This week, a 272-year-old-institution experienced some growing pains. On Monday, September 21, a student group at the University of Delaware hosted a controversial speaker. Students representing the Black Lives Matter movement peacefully protested the event. Just 24 hours later, a student reported what he believed to be nooses hanging from a tree in front of the Hall where the protest took place. The next day, hundreds of people in the UD community stepped onto the same Green to have an open dialogue about race at UD.
This wasn't what I was expecting when I began planning the fifth annual speaker series at UD called "National Agenda" a year ago. At that time, the country waited to hear whether a New York police officer would be indicted for the chokehold death of Eric Garner (spoiler alert: he wasn't) and was still reeling over the police shooting death of Michael Brown in Ferguson.
In previous years, National Agenda had featured a wide range of political speakers like Robert Gibbs, Karl Rove, Joe Biden, Steve Schmidt, and Chris Christie (the latter three are alumni). We've also hosted the Delaware Debates--including the famous 2010 debate between Chris Coons and Christine O'Donnell. The series has introduced students on a campus once deemed one of the most politically apathetic to political issues in engaging and exciting ways.
But I wanted to do something different for the 2015 program. I sought to tackle one of the most pressing political and social concerns facing this nation. Here at UD, students had just been called out for posting anonymous, racist comments on YikYak prior to the football game between this predominantly white institution and the historically black Delaware State University. Then-President Patrick Harker sent a message to the UD community condemning the behavior, and the President of Delaware State's Black Student Union said "It's time for an open conversation about race." I agreed. So I began the daunting task of finding six speakers and selecting four films to show throughout the fall semester of 2015. (You can see the complete schedule and videos of previous events at udel.edu/nationalagenda.)
I knew that it would be hard. I knew that I couldn't personally speak to the many struggles that people of color face in this country. But at the same time, I knew that here was an opportunity to engage Millennials--the most diverse generation in American history--in a candid and civil dialogue about race in this country. I took the challenge that Mellody Hobson proposed in her 2014 TED talk: to be "color-brave." She said such braveness means "we have to be willing to have proactive conversations about race with honesty and understanding and courage."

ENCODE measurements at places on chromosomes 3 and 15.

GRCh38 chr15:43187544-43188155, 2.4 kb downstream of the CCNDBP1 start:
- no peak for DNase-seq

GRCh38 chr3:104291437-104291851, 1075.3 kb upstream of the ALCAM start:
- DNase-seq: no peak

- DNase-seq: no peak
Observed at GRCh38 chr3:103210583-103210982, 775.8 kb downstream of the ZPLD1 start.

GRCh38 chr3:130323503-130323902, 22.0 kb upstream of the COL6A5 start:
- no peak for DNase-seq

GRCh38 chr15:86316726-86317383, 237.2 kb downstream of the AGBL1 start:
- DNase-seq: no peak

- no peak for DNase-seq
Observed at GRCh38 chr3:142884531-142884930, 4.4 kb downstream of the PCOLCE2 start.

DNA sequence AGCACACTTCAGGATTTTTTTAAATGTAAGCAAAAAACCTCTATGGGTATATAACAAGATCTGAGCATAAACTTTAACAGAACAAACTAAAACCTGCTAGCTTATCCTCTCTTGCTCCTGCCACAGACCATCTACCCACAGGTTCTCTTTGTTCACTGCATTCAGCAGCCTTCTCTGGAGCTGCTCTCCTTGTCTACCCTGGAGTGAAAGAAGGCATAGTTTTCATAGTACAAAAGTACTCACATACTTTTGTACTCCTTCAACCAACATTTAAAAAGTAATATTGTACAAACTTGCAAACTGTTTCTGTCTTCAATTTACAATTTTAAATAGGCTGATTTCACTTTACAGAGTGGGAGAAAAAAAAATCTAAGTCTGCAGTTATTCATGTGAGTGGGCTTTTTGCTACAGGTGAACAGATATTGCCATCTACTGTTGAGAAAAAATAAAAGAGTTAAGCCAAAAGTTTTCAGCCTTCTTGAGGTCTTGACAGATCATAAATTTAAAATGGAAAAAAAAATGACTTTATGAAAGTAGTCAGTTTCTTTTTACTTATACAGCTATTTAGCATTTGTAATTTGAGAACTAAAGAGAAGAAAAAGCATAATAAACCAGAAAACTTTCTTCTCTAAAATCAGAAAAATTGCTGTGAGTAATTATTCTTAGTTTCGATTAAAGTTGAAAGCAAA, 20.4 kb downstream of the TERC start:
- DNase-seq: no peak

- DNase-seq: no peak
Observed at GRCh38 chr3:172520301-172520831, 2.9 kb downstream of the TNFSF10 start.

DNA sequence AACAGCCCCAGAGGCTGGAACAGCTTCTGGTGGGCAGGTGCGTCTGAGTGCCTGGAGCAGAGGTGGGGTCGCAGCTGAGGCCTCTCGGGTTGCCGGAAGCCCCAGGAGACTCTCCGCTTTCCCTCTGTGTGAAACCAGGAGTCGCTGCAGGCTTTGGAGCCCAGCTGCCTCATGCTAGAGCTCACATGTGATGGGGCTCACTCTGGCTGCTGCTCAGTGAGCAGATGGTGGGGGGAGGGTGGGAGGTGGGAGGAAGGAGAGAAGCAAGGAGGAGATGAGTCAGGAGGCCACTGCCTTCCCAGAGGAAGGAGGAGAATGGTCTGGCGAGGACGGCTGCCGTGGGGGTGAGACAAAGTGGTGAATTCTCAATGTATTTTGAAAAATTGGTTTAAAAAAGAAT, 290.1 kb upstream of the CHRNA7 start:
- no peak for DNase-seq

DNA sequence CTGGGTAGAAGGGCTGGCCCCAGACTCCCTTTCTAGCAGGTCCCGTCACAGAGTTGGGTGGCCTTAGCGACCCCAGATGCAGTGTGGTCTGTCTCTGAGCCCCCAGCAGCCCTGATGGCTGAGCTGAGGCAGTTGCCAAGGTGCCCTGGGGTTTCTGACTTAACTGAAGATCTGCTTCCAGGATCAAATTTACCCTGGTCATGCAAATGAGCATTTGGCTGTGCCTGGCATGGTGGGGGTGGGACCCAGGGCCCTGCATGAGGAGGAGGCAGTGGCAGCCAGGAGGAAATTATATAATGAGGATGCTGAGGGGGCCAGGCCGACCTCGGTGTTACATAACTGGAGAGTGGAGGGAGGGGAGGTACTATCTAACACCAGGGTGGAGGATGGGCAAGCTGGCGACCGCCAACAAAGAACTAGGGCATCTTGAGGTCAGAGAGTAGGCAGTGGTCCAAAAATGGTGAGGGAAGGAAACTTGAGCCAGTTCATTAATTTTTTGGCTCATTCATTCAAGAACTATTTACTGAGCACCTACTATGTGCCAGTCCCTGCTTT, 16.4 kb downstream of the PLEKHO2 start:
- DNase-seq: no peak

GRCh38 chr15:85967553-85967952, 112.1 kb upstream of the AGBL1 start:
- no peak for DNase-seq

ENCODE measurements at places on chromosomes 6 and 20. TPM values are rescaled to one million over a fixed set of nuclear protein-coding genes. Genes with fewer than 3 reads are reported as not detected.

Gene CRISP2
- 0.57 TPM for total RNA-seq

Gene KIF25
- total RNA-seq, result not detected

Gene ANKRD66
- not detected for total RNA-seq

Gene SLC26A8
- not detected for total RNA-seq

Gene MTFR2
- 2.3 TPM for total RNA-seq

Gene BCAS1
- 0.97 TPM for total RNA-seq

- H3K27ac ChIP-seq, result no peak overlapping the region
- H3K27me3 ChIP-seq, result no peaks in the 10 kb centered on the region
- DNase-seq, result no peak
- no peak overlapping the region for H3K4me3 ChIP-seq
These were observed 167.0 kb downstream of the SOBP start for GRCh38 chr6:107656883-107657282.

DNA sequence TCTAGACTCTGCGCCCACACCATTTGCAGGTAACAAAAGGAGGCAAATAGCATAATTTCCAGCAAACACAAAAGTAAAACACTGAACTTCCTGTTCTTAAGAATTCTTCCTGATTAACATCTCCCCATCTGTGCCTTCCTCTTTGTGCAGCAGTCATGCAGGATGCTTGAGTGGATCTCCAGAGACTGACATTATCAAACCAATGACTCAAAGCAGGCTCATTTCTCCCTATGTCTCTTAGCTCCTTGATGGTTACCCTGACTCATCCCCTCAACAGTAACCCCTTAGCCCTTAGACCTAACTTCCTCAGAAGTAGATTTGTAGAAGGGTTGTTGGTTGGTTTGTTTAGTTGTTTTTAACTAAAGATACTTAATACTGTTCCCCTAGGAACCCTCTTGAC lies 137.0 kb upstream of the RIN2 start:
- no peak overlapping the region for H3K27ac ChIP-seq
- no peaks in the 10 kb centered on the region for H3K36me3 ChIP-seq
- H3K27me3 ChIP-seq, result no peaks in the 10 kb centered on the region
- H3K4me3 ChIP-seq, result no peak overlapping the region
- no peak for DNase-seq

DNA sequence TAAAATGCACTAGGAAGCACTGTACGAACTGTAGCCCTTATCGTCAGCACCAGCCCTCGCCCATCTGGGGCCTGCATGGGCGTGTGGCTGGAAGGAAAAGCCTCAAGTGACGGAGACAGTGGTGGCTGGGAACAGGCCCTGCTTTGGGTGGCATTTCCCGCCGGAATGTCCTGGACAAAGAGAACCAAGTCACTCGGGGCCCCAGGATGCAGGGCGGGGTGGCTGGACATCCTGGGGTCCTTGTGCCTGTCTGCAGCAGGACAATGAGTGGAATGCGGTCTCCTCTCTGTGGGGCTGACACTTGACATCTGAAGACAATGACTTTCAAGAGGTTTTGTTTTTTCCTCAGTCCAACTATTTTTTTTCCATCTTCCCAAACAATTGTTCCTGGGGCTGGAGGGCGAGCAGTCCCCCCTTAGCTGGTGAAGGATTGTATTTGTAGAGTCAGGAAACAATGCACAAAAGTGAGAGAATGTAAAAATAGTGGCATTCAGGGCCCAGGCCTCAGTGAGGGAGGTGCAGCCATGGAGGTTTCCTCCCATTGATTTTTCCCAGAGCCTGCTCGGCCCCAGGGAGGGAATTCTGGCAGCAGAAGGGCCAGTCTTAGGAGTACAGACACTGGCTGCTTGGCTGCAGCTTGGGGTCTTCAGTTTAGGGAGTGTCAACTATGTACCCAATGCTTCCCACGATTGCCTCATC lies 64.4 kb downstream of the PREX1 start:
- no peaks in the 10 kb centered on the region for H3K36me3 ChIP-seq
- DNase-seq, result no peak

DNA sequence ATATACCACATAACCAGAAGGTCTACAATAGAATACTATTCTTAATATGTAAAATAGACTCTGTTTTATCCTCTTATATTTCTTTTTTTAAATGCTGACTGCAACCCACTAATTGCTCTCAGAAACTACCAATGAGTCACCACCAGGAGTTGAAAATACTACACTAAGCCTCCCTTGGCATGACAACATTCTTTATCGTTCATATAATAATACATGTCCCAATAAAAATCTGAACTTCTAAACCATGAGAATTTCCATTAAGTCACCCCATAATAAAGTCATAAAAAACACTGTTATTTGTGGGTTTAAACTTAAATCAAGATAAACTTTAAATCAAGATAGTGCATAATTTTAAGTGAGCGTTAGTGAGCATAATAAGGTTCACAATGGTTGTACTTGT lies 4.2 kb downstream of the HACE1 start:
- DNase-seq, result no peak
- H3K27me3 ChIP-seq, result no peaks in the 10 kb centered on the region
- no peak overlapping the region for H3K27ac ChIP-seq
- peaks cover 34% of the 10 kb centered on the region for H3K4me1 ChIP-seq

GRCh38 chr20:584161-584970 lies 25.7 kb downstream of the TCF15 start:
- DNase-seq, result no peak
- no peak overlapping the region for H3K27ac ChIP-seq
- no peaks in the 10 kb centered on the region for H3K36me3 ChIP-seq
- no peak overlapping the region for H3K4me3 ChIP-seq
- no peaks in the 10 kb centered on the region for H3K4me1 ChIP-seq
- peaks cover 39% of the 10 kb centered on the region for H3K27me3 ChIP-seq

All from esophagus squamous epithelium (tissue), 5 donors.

So I sent invitations to potential speakers, calling on them to help not just the UD community, but the country, wrestle with some of the most difficult topics surrounding race today. . . Police brutality. Mass incarceration of African Americans. Systemic racism. The relevance of the Civil Rights movement. The Black Lives Matter movement. Implicit bias. Stereotypes in the media. This list could go on, and on, and on.
As I created my syllabus for the class that corresponds with the series, I got a glimpse of what it is like to have a black body while reading the moving "Between the World and Me" by Ta-Nehisi Coates. I took a test to identify my own privilege. I listened to stories of Americans having frightening encounters with police and how police officers in some cities are improving relations with their community. I watched college students talk about racial tensions in the form of microaggressions. I explored the history of lynchings in America and how this has impacted race relations today.
In the meantime, I witnessed a White woman who unapologetically passed as a black NAACP chapter president. I read in horror the news about a young man who prayed with and then brutally shot nine people at a historic black church. I saw footage from my hometown of Cincinnati where a man was shot point-blank by a police officer who claimed the victim was trying to flee. Again, the list could go on. But these stories are not isolated. They are part of a much larger problem.
So the time for conversation is now. Racism isn't just a problem for Americans of color; it is a problem for all Americans. The first step is learning how to communicate effectively and to avoid the color-blindess trap; just wishing race away won't solve any problems. A candid and civil dialogue is long past due, but that doesn't mean it can't happen. That's what I hope for this series I'm moderating at UD. At the very least, people will walk away from these events having seen this country through the eyes of Americans who have walked a different path. Might people get uncomfortable? Of course. But such discomfort can lead to real change. As Glenn Singleton points out in "Courageous Conversations about Race," experiencing discomfort is one of the four requirements in frank discussions about race. And let's face it: avoiding discomfort hasn't solved the many micro and macro effects of racism in this country's history. The raw humanity I saw in our students on Sept. 23 demonstrated in a very real way that this conversation is not only essential; it is feasible.
Given this newfound engagement among UD students, it's only appropriate that our next speakers are Netta Elzie and DeRay Mckesson of Campaign Zero and the Black Lives Matter movement. Students will hear firsthand from young activists about how they have spread their message to make change. I'm grateful for the institutional support at UD to engage in these important discussions, particularly to Acting President Nancy Targett, who swiftly and transparently responded to this week's incidents. This institution may be nearly 300 years in the making, but it can and will continue to change. Let's keep the dialogue going.